Inflation and Deflation

Posted by PITHOCRATES - December 26th, 2011

Economics 101

When Demand is Greater than Supply there’s Inflation, when Supply is greater there is Deflation

Agriculture advances gave us food surpluses.  Food surpluses gave us a division of labor.  The division of labor gave us trade.  Money made that trade more efficient.  Religion and the Rule of Law allowed great gatherings of people to live and work together in urban settings.  Free trade let us maximize this economic output and elevated our standard of living.  Free labor sustained economic growth by increasing the number of people making economic exchanges.  Prices automated the process of assigning value and allocating scarce resources (that have alternative uses).  And provided incentive and competition.  The free movement of prices in our economy, then, is very important.  So important that we track extremes in these movements and give them special names.  Inflation.  And deflation.

When the economy is good we typically see prices increase.  Because the greater amount of economic activity is competing for the same scarce resources.  So businesses ‘bid’ up the price of these scarce resources.  To make sure they get what they need before someone else beats them to them.  This more intense competition for these resources causes their prices to rise.  We call this inflation.  Telling other suppliers that demand is greater than the current supply.  This encourages suppliers to bring more supplies to market.  And attracts others into the market.  As this happens the available supply of these scarce resources increases.  And approaches the level of demand.  Where prices then stabilize.

This is the free market correcting prices.  Prices were high because demand was greater than supply.  When supply caught up to demand they stopped rising.  And if supply continues to grow and exceeds demand they will start falling.  Because those scarce resources won’t be so scarce anymore.  Which happens when people bring too much supply to market.  Of course they have no way of knowing this.  Until the prices tell them so.  Falling prices, then, are a signal that supply has exceeded demand.  So suppliers scale back on what they bring to market.  We call this fall in prices deflation.  And when supply drops at or below demand the price correction is complete.  And prices stop falling.

When Government Interferes with Market Prices we can get Bubbles where both Prices and Supply are High

This price-correction deflation goes by another name.  Recession.  And we call this inflation/deflation cycle the business cycle.  Often referred to as a boom-bust cycle.  Times are good on the inflation side.  But not so good on the deflation side.  Because recessions aren’t fun.  Unless you like periods of high unemployment.  But it’s a natural and necessary part of the business cycle.  It’s how the free market corrects prices.  Allocates scarce resources that have alternative uses.  And provides incentive and competition.  Everything that makes free market capitalism function.  Providing the highest standard of living man has ever known.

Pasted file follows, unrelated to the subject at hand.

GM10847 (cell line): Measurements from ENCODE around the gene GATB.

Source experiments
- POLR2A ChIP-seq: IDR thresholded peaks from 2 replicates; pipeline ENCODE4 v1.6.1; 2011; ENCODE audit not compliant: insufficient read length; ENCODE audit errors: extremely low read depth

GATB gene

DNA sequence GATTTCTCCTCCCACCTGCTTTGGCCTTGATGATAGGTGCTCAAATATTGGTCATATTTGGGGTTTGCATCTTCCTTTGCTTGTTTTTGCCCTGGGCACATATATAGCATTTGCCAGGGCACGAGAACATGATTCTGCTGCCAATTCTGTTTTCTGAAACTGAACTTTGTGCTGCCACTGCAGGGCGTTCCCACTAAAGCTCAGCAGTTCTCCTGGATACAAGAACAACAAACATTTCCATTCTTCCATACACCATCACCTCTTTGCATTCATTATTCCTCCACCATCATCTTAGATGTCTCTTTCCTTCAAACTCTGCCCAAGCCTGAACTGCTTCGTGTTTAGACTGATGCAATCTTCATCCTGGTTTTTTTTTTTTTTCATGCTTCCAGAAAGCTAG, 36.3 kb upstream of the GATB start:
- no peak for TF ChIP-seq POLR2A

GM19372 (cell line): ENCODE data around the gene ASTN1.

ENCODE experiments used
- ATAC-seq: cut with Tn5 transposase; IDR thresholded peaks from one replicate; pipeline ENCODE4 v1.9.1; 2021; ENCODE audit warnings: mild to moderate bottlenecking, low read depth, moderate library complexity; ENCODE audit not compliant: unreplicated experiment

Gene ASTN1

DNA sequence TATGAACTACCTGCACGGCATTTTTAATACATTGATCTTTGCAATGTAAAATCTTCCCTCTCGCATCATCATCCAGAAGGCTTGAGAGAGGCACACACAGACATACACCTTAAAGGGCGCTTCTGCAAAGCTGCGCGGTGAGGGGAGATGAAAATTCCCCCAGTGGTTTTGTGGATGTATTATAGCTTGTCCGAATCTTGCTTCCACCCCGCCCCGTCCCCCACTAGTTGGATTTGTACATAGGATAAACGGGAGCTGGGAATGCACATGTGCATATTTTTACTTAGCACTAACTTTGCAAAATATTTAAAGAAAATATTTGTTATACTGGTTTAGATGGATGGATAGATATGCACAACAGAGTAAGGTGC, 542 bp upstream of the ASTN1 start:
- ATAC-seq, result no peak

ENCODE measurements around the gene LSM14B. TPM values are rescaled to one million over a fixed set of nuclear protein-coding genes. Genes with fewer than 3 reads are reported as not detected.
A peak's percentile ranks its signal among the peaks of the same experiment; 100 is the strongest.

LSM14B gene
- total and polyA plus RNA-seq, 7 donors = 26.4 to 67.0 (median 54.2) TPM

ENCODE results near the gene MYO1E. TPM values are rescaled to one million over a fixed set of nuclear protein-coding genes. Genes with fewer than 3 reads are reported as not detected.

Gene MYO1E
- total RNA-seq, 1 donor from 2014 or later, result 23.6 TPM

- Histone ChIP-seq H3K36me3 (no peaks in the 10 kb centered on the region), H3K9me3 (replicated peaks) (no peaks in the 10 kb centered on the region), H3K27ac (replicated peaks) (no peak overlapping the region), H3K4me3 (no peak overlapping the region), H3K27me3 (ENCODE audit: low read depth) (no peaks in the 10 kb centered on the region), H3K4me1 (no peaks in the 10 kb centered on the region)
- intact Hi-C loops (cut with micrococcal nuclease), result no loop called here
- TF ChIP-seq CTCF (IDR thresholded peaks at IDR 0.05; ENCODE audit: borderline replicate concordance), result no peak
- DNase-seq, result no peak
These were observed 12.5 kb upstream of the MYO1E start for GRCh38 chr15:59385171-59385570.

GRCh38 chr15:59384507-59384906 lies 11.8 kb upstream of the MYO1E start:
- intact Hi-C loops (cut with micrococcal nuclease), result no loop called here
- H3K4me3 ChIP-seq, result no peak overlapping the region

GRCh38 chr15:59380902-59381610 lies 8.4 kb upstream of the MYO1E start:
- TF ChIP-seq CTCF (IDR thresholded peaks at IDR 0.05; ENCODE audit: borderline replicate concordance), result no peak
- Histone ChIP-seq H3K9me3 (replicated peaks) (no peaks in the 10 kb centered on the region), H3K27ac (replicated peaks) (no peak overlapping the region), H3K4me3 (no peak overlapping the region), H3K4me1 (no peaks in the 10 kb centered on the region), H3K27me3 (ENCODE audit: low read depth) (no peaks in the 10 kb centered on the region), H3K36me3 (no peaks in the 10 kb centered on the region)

But some in government like to tinker.  They think why not make the inflation part last longer?  And try to end the deflation part?  So they play with the tools at their disposal.  Monetary policy.  Fiscal policy.  And regulatory policy.  To stimulate demand beyond what the market is demanding.  To keep the good times rolling.  Where we live with permanent but ‘manageable’ inflation.  And avoid deflationary periods all together.  And recessions.  Sounds good.  In theory, at least.  But it rarely ends well when the government interferes with market prices.

When they interfere with market prices they give false information to those in the market.  Continued inflation means continued high prices.  Prices go even higher than they would have if left to market forces.  Indicating a high demand when there is none.  So suppliers rush in to meet this false demand.  Greatly increasing supply beyond demand.  Creating what we call a bubble.  Where both prices and supply are high.  An artificial creation.  And one that cannot last.  And when prices do correct they have a lot farther to fall.  As excess supply is sold off at discount prices.  And employers cut back and shed excess capacity.  Creating high levels of unemployment.  And a long and unpleasant recession until prices finally stabilize once again.  When supply once again matches demand.

The More we try to Eliminate the Deflationary Side of the Business Cycle the More Painful the Recession

Interestingly, government interference into the free market was to eliminate the business cycle.  Especially the unpleasant deflationary side of it.  But their actions only made the deflationary side far more painful.  Because it was their actions that created those inflationary bubbles.  Not the market.  Their actions only delayed the inevitable market correction.  It couldn’t stop it.  Nothing can.  The more they tried the bigger the bubbles they created.  And the bigger the bubble the bigger the correction.  And the more painful the recession.


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